Jesse Custer Tells God: We Would All be Better Off Without a Needy Little Bitch Like You

jesse custer and god

Jesse Custer and God

One of our favorite television programs is the AMC hit Preacher. The show is based on a comic book series created by Garth Ennis and Steve Dillon. Over its four seasons, Preacher was a Three Stooges-like finger in the eye of Christianity. Wikipedia describes the premise of the show this way:

Jesse Custer (Dominic Cooper) is a hard-drinking, chain-smoking preacher who, enduring a crisis of faith, becomes infused with an extraordinary power. He embarks on a quest to better understand his new gift and literally find God, alongside his trigger-happy ex-girlfriend, Tulip (Ruth Negga), and new vampire friend, Cassidy (Joseph Gilgun).

Last Sunday, we watched the show’s finale, and boy was it a doozy! Jesse finally found God. Jesse’s life was filled with heartache and tragedy. God, played by Mark Harelik, told Jesse that everything that happened in his life was because he (God) loved him. And what God wanted in return was Jesse’s love. In what had to be the most epic line of the show, Jesse, told God NO! and then said, “We would all be better off without a needy little bitch like you.” (God became quite angry and homicidal when Jesse refused to love him.)

While Jesse’s words seem harsh, anyone who honestly reads the Bible and takes it as written has to conclude that God is a narcissistic deity who created humans for one purpose: to eternally love and worship him. God is purportedly all-knowing, all-seeing, and all-powerful. He is the creator, the sovereign ruler over all. Christians love to talk up the power and strength of their God. Humans are reminded that they are vile snakes in need of salvation; and that without God saving them, their lives are worthless, meaningless, and without purpose. If humans want a life worth living, God demands that they accept the blood sacrifice of his Son, Jesus, and commit themselves to loving and worshipping God all the days of their lives.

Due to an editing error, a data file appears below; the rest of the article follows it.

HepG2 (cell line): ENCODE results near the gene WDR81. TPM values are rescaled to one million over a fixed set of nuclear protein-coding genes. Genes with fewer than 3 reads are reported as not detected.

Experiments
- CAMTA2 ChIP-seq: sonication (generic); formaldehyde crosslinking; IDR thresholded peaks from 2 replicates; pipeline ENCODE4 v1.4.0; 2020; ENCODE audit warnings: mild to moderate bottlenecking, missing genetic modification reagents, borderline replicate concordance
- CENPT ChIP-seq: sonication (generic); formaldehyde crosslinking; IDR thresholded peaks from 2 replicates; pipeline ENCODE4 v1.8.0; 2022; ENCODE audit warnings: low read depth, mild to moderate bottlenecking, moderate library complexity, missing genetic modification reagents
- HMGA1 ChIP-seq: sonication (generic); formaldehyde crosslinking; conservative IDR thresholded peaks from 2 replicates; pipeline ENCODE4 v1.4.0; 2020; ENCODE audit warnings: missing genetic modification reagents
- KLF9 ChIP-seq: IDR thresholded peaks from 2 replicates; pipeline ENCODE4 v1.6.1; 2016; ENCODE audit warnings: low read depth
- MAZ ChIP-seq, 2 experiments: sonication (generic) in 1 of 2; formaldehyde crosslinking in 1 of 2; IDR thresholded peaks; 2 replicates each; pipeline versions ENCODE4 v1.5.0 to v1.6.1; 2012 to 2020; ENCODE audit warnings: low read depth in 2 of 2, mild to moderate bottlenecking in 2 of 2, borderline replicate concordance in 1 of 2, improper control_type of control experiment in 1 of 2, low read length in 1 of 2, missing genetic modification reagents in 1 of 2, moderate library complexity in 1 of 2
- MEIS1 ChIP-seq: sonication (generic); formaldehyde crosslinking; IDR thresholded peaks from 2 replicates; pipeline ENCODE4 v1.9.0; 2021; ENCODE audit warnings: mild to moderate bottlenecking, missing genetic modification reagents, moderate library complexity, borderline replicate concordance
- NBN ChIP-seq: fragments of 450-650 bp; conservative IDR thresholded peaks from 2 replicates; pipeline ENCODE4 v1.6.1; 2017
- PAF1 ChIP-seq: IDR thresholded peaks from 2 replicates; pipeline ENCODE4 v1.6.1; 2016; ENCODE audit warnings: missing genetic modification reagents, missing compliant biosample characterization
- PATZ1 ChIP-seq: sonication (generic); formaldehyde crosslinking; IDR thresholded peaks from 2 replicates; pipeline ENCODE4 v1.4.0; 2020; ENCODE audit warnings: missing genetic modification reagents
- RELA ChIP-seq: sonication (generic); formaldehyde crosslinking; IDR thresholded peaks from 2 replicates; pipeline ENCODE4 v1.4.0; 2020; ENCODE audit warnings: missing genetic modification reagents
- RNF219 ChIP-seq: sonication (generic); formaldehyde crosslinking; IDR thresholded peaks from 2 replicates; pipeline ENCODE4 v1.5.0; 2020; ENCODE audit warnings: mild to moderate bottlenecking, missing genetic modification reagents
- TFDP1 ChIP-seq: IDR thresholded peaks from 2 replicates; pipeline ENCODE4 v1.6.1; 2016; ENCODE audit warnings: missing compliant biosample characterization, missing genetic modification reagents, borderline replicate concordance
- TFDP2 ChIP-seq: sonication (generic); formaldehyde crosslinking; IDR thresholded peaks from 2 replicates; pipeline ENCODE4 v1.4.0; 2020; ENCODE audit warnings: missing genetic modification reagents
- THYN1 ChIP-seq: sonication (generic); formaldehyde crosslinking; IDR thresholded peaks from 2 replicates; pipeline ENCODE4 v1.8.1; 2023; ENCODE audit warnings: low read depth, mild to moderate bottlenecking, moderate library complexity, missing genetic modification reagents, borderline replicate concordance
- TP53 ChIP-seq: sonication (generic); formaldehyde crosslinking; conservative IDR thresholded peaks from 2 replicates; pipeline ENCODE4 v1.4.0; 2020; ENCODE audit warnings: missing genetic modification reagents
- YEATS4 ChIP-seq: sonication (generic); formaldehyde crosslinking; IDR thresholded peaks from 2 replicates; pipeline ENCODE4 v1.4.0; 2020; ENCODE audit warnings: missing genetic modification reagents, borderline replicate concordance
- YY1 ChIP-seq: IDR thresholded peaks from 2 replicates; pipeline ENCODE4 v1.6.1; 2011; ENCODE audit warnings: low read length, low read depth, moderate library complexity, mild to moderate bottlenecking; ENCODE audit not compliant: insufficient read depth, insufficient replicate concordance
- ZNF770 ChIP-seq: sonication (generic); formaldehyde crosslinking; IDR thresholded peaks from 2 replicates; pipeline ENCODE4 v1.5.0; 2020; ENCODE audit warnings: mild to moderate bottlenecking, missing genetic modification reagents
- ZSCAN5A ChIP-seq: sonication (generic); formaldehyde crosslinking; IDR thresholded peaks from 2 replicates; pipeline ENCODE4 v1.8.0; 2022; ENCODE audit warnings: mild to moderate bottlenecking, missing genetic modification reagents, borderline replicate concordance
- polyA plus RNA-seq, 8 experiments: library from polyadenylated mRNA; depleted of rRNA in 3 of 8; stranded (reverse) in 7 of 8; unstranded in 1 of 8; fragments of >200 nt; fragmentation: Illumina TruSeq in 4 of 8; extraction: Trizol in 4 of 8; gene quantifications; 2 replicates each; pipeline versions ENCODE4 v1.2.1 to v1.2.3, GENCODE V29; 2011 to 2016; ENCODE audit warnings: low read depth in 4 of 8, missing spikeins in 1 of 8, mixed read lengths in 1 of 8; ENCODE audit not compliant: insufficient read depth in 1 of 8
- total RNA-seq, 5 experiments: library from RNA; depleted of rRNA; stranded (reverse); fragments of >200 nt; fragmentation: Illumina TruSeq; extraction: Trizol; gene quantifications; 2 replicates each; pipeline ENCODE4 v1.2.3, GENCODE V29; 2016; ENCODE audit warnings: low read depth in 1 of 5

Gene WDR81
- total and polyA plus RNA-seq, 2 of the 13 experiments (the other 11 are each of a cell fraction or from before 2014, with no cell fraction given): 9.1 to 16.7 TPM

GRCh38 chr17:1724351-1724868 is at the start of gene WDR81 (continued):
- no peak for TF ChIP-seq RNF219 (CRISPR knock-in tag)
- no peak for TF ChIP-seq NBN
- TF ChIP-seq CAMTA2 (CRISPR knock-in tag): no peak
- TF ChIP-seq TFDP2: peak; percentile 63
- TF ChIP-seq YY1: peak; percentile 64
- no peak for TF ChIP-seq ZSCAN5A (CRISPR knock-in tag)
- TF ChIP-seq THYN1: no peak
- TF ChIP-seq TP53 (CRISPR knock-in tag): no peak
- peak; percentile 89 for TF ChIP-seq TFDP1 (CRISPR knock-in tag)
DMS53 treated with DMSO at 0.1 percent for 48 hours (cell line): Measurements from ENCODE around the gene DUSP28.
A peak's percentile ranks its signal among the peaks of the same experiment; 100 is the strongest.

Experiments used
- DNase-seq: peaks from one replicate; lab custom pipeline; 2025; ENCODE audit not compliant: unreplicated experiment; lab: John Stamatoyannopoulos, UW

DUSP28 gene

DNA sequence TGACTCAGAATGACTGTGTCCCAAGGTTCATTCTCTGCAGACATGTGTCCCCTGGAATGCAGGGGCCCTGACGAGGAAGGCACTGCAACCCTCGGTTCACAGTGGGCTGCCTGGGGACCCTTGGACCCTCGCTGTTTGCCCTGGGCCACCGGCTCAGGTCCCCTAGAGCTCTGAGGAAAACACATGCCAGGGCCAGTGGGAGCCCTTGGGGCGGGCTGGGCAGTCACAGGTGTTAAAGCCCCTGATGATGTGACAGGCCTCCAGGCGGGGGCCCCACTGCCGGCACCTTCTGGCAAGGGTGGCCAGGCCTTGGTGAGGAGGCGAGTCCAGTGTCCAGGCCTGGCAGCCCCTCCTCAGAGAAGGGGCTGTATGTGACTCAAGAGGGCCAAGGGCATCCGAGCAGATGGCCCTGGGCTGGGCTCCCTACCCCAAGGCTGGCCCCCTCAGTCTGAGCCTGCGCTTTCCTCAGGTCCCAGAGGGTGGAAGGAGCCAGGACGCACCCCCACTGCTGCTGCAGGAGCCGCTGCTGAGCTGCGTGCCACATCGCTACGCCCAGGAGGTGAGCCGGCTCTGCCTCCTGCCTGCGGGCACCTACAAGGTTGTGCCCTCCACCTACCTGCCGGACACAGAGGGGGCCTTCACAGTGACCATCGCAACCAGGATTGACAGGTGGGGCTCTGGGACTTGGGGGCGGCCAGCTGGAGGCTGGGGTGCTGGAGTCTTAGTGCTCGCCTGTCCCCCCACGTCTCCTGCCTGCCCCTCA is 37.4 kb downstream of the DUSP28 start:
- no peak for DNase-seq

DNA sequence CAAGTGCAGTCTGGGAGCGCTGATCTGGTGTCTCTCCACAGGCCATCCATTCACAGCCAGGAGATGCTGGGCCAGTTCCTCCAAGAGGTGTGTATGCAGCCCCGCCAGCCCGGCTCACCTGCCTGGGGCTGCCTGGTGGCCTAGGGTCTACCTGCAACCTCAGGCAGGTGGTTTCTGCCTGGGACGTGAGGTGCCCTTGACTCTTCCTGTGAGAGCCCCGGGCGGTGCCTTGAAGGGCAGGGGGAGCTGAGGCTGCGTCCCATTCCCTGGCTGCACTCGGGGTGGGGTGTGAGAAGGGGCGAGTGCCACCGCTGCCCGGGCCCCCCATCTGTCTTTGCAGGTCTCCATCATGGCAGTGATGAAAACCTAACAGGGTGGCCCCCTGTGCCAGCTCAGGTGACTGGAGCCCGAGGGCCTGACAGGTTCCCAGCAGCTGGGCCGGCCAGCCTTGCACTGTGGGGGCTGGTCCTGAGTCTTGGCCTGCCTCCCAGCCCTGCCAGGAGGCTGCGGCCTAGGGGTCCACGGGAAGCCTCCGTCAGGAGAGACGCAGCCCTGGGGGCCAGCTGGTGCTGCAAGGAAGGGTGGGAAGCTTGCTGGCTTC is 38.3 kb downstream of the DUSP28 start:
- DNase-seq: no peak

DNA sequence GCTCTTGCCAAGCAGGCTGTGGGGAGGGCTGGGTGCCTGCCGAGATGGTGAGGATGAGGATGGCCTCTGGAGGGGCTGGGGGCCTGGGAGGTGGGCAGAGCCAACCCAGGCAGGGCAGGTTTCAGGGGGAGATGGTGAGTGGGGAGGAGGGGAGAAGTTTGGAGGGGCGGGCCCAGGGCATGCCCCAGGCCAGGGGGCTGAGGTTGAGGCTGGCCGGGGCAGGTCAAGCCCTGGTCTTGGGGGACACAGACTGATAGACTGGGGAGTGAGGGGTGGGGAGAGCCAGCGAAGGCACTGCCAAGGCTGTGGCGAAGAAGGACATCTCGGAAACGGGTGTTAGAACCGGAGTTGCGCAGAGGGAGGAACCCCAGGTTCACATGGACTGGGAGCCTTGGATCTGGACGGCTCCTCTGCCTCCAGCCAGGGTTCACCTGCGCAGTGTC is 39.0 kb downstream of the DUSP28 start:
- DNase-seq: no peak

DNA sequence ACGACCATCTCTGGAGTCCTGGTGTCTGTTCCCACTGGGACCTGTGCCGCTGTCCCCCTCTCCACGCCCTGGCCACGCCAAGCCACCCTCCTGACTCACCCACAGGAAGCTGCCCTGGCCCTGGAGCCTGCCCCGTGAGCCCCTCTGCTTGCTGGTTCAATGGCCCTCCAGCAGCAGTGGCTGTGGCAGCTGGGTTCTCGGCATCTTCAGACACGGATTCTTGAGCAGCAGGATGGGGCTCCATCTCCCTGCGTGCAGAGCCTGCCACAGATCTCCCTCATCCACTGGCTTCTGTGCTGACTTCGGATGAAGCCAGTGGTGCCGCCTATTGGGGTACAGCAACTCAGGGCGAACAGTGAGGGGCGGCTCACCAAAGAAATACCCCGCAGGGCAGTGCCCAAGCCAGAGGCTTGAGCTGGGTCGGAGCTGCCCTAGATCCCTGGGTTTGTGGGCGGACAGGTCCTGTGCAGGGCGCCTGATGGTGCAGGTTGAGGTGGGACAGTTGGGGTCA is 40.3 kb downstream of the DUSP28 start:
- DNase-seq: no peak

Heaven is the grand payoff for followers of Jesus. And what exactly will Christians do in Heaven? While preachers tell all sorts of fanciful fictions about what Heaven will be like, one thing is for certain: Christians will spend eternity prostrating themselves before the Christian God and praising him for being such a wonderful, magnificent, awesome God. This masturbatory worship will not be optional. Preachers remind congregants about all that Jesus did for them through his bloody death on a Roman cross and his resurrection from the dead three days later. Those of us raised in Evangelical churches have likely seen a preacher or two illustrate the love of God by spreading his arms wide, imitating Jesus hanging on the cross. Just think of how much Jesus loves you, preacher’s say. If Jesus gave his life for us, shouldn’t we give our lives to him?

preacher

Tulip, Jesse, and Cassidy

Have you ever wondered why any of this nonsense is necessary? Again, read the Bible without straining it through the spin of orthodox Christianity; without having preachers and theologians “explain” the text to you. Is the God of the Bible worthy of our love, worship, and devotion? I think not. Thus, it is not surprising to hear Jesse Custer say to God, “We would all be better off without a needy little bitch like you.”